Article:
We liked the site we got(37) and there was a couple more that had some privacy, but most of them were right on the road. If you are "Camping" with a motor home this isn't a big deal, but tent camping makes it a downer(I'll show in pictures). The group site here is huge and has a lot of amenities (sink, electric, tables, and a covered area) 125.00/night.(pictures). The day-use area has one of the best view I've seen on the Oregon Coast.(picture) There is a nice Creek, and nice trails surrounding the place (picture of map) close to ocean and cool stuff like Thor's Well.(picture)
This was the very first place we camped with our year old daughter in 1990 and we were not disappointed to return. Very large and clean sites with generous level parking pad (across from us, we watched a monster RV back in with room to spare. Staff upon arrival was very helpful in recommending a site that would best suit our needs (we were looking for a site with fewer trees and more sun). Restrooms were clean and the hand dryer had WARM air - yeah! We were able to take a 6-mile round trip walk to the Coquille Lighthouse along the beach (you can drive to the day use area for a much shorter walk) and enjoyed lots of interesting driftwood along the beach. Nearby is the small and proud town of Bandon. Good bakery and cute shops.
We were lucky to snag a site with electrical hookups here on a Friday without reservations. (there were plenty of tent only sites). This was one of few campgrounds we visited that had staff at the check-in booth; we appreciated that we were allowed to check out available sites before making a commitment (you can do this with unstaffed Oregon state park campgrounds as well). There are a lot of trees but we could still see stars at night. Our site was a little bit of a hike to the bathroom which was not too bad but there was only cold water and the hand dryers blew COLD air only (and since it was chilly at night, I would have appreciated warm air!). This campground is good if you want access to the dunes. Unfortunately, the dunes are heavily used by ATV riders. We are not ATV fans so we ended up visiting Cape Perpetua, about 45 minutes north instead.
We enjoyed several wonderful camping trips at this park in the 1990s and eagerly looked forward to returning but were so disappointed upon returning that we ended up not staying! The trees had grown so tall that the sun was never going to reach any of the sites, many of which were closed for maintenance. It had rained for two days prior to our arrival and the sites were dark, damp, and in some cases, dripping wet. On the plus side, there is a wonderful trail that goes under Route 101 with direct access to Heceta Head Lighthouse. I would consider giving it another try in the future because it used to be one of our favorite campgrounds.
This campground has everything and more! My only regret is making this the first campground in my family’s camping experience, the bar was set way high! There is a botanical garden, tide pools, swimming beaches, and very importantly, clean showers and bathrooms! It is so picturesque, it almost looks fake. There is a lighthouse that makes noise at night so I recommend earplugs to sleep. I wish I was closer to visit again.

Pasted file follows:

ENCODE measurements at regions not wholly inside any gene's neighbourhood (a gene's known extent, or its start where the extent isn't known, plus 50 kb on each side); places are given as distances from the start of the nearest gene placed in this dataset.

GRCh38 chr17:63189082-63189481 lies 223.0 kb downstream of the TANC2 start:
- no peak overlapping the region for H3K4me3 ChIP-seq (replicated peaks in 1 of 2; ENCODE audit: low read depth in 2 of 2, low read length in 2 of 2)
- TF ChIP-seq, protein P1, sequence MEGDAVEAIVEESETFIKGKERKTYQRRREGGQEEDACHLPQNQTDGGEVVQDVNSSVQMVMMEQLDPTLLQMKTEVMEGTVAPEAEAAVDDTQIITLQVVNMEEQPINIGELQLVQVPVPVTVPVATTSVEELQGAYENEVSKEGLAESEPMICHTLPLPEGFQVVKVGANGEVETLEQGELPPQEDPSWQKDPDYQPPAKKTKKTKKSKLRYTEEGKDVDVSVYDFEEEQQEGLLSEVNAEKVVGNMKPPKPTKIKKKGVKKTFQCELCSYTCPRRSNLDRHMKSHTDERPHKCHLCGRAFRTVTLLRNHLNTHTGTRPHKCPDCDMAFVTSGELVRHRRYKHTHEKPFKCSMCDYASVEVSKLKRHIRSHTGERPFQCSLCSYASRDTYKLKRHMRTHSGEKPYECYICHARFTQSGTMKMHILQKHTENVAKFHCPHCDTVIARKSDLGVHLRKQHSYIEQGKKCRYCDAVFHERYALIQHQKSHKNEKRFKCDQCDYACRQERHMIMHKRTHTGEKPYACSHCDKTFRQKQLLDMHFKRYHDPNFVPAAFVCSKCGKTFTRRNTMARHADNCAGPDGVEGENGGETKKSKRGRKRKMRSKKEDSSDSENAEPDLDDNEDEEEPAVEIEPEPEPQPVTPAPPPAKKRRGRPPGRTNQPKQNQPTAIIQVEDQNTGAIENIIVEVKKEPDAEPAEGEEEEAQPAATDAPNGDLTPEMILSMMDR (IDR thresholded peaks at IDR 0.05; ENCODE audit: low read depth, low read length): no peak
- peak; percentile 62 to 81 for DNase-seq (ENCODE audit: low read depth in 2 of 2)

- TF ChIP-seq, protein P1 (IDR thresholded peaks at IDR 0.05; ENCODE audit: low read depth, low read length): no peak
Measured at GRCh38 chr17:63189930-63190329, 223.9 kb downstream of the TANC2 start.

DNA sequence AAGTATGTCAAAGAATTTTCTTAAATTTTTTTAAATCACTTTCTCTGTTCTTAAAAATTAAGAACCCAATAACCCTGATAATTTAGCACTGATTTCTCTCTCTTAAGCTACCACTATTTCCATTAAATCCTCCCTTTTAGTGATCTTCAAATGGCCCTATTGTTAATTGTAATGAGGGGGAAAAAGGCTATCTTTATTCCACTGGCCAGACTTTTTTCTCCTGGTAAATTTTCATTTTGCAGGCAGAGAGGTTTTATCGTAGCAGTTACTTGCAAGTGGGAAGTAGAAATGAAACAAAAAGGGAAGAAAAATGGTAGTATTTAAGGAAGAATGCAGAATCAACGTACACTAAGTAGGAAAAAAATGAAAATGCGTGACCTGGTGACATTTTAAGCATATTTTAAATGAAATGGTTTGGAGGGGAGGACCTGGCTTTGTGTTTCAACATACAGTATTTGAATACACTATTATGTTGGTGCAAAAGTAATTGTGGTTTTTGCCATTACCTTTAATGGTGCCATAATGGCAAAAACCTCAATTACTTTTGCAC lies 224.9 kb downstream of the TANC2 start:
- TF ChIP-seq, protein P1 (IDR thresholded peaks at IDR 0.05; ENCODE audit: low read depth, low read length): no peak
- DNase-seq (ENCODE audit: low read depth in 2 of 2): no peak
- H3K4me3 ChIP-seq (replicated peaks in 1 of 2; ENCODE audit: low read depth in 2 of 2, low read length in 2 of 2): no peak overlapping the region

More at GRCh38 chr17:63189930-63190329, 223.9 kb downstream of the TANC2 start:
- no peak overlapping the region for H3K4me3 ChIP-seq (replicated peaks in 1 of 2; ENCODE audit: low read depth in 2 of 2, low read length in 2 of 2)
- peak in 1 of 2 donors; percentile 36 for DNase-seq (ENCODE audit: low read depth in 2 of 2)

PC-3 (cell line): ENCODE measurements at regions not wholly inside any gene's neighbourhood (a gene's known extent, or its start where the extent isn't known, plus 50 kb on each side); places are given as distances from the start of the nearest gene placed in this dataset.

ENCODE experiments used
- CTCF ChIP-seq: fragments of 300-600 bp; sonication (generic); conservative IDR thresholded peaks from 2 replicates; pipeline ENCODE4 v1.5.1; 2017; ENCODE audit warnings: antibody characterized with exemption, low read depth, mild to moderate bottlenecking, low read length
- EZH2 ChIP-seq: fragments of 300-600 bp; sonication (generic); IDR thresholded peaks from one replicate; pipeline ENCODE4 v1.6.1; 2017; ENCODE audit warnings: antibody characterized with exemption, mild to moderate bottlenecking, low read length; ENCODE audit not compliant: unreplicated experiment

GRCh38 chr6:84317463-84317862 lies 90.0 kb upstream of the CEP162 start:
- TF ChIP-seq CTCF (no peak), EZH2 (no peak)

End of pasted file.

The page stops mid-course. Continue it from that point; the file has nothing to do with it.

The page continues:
Clean, accessible campground near the coast. The half mile trail from the camp to the beach is very nice and easy to walk. My partner and I van camp so we don’t need electric or water hook ups, but we took the spot near the path. Costs $31 a night in a RV spot, and $21 for a tent sight. The bathrooms and showers were clean, and they have firewood for sale in the camp. My only “complaint” would be my 2002 Astro got some looks from the other campers, who seemed to be older, well-off white folks. There were many expensive trucks, trailers, and RVs parked here lmao. I bet they got a kick out of us young-ins in a little van.
I have been frequently this campground for 20 years and although a lot has changed in that time this campground seems to stay wonderful. Campsites are nicely maintained and practically on the beach with nearby hiking trails and pet friendly beaches. Campsites are pet friendly and nice sized with fire pits and picnic benches. Bathrooms and showers located nearby and the entire campground is very peaceful.
Pretty campground surrounded by large, old trees. Sites are small and close together, so limited privacy. I was able to show up and get a site for the night no problem. The roads are very narrow, so it might be difficult for large rvs to park. Close to the beach & perfect for tidepooling!
When we Stayed: Mid-April, Thursday night
Overall Experience: would not stay again in the tiny, cramped, dark campsite.
Sites: the whole park was down a slope with a creek running through. It was dark and gloomy and a mosquito haven. Our site was uneven and narrow. Walking around, the park seemed nicer especially on the upper loop with bigger sites and less mosquitos.
Dog Friendly: the best part about the park was the nice sized off leash dog park.
This is a great family campground. Walk to the beach on a nicely maintained foot trail, and there are other trails that wind through the trees. Close to Charleston harbor where you can go crab or fishing.